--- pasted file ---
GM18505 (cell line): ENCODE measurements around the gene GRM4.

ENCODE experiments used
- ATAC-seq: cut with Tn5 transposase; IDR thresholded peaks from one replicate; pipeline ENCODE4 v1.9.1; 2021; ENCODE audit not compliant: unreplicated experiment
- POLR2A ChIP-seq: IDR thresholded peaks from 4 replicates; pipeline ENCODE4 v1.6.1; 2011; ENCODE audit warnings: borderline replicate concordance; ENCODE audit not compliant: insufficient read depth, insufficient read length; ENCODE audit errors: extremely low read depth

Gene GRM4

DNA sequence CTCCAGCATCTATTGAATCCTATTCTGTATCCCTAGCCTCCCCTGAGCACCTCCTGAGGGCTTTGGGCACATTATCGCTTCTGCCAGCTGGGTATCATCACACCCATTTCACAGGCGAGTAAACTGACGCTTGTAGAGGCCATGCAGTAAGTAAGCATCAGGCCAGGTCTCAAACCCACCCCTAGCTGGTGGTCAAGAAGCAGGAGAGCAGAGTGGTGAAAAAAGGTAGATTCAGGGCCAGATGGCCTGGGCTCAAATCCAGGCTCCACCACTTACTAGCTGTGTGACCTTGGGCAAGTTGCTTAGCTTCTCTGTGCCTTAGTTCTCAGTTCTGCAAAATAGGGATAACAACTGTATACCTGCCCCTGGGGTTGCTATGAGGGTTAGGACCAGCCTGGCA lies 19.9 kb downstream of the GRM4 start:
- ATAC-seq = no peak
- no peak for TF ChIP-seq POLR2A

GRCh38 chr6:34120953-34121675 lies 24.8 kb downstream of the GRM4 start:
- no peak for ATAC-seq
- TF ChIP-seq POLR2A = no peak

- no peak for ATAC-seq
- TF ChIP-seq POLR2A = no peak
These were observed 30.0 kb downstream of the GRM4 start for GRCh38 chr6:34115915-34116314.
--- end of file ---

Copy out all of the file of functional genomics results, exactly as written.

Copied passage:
GM18505 (cell line): ENCODE measurements around the gene GRM4.

ENCODE experiments used
- ATAC-seq: cut with Tn5 transposase; IDR thresholded peaks from one replicate; pipeline ENCODE4 v1.9.1; 2021; ENCODE audit not compliant: unreplicated experiment
- POLR2A ChIP-seq: IDR thresholded peaks from 4 replicates; pipeline ENCODE4 v1.6.1; 2011; ENCODE audit warnings: borderline replicate concordance; ENCODE audit not compliant: insufficient read depth, insufficient read length; ENCODE audit errors: extremely low read depth

Gene GRM4

DNA sequence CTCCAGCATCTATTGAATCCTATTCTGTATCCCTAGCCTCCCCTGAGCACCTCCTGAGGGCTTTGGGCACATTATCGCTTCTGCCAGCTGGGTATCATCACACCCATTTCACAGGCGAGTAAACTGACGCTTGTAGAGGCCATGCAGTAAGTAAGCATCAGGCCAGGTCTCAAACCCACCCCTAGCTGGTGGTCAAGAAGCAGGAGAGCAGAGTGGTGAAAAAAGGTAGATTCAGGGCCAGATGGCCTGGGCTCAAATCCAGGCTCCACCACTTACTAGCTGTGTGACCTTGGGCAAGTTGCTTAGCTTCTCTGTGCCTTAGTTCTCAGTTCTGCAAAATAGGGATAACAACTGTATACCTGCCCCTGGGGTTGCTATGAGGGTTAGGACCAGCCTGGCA lies 19.9 kb downstream of the GRM4 start:
- ATAC-seq = no peak
- no peak for TF ChIP-seq POLR2A

GRCh38 chr6:34120953-34121675 lies 24.8 kb downstream of the GRM4 start:
- no peak for ATAC-seq
- TF ChIP-seq POLR2A = no peak

- no peak for ATAC-seq
- TF ChIP-seq POLR2A = no peak
These were observed 30.0 kb downstream of the GRM4 start for GRCh38 chr6:34115915-34116314.